Respondents were given four options, with 38 of the 320 (11.9%) indicating a preference for two weeks, 85 (26.6%) for three weeks, 133 (41.6%) choosing four weeks and a significant 64 (20%) stating that teams should be allowed more than four weeks’ training before playing competitively.

Commitment levels too high

One of the most striking findings of the survey was in relation to the levels of commitment required to play club football at present. Almost two thirds of respondents either agreed or strongly agreed with the statement “commitment levels in club football are too high”, with only eight of the 320 respondents (2.5%) strongly disagreeing.

The breakdown for that question was as follows: 86 (26.8%) strongly agreed that commitment levels were too high, 119 (37.2%) agreed, 107 (33.4%) disagreed and eight (2.5%) strongly disagreed.

Arguably the most surprising response came to the question of how players viewed the standard of club football in the county.

Given that Cavan clubs have failed to win even one match in the Ulster senior club competition for nine of the last 10 years and the county has won just one Ulster club title on the field of play in any grade (Ballinagh’s IFC success in 2006) since 2002, it is a commonly held view that the standard of club football is low, although a reshuffling has seen an improvement in junior and intermediate.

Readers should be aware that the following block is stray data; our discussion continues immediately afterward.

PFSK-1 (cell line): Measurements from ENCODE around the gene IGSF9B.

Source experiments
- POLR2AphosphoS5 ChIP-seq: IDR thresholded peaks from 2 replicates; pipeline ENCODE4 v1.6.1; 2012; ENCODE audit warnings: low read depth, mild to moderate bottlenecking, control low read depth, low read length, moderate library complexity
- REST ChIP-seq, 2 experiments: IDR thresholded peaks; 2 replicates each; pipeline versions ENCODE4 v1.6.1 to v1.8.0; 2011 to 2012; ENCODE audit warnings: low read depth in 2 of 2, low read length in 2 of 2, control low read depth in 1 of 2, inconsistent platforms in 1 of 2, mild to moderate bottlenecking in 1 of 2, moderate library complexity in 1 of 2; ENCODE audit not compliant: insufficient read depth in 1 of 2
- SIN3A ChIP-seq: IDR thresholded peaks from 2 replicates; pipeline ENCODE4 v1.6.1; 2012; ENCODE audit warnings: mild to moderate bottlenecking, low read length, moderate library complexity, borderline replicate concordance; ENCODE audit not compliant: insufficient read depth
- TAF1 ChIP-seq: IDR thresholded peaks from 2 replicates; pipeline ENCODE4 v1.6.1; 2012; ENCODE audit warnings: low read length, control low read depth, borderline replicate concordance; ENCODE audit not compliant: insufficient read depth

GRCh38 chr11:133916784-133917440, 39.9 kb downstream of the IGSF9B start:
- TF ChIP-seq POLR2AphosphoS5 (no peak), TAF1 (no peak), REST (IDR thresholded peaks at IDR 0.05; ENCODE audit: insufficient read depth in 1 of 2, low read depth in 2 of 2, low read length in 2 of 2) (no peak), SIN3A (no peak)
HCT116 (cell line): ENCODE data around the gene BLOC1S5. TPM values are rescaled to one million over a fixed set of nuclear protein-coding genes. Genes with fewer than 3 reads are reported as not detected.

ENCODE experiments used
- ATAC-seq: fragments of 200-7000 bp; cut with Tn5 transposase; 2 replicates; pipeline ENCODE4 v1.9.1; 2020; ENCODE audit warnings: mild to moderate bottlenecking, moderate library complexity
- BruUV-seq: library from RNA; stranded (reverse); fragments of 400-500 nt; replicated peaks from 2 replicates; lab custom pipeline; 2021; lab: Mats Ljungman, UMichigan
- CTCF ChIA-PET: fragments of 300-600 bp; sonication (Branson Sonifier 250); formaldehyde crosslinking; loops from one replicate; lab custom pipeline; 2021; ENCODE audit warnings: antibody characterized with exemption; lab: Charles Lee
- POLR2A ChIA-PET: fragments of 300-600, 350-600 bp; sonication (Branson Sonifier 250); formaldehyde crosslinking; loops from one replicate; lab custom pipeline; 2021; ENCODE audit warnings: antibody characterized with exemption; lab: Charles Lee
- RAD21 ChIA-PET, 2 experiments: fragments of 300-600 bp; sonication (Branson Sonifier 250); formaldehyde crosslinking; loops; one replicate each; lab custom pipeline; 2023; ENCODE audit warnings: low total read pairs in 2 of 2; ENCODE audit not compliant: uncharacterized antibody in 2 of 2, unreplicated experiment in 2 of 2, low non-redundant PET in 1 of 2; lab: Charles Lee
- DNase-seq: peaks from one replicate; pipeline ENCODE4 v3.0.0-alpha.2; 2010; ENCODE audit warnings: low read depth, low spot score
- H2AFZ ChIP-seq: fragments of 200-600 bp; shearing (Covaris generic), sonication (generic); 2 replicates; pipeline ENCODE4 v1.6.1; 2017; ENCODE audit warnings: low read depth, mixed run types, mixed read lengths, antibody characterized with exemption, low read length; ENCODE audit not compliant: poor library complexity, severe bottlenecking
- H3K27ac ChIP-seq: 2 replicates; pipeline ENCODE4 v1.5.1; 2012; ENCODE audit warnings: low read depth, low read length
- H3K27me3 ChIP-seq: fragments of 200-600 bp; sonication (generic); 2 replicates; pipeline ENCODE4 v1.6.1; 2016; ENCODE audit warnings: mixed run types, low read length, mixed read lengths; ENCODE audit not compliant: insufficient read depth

This was accepted as fact in Peter Quinn’s commission into Cavan football some years ago, with numerous remedies, including reducing the number of clubs and introducing amalgamations, proposed in that report.

However, based on the findings of this survey, club footballers in Cavan view the standard reasonably favourably.

A total of 191 respondents (59.7%) indicated that they felt the standard was ‘average’. A further 79 (24.7%) viewed it as ‘quite strong’, with five (1.6%) ticking ‘very strong’, 38 (11.9%) voting for ‘poor’ and just seven (2.2%) saying the standard of club football was ‘very poor’.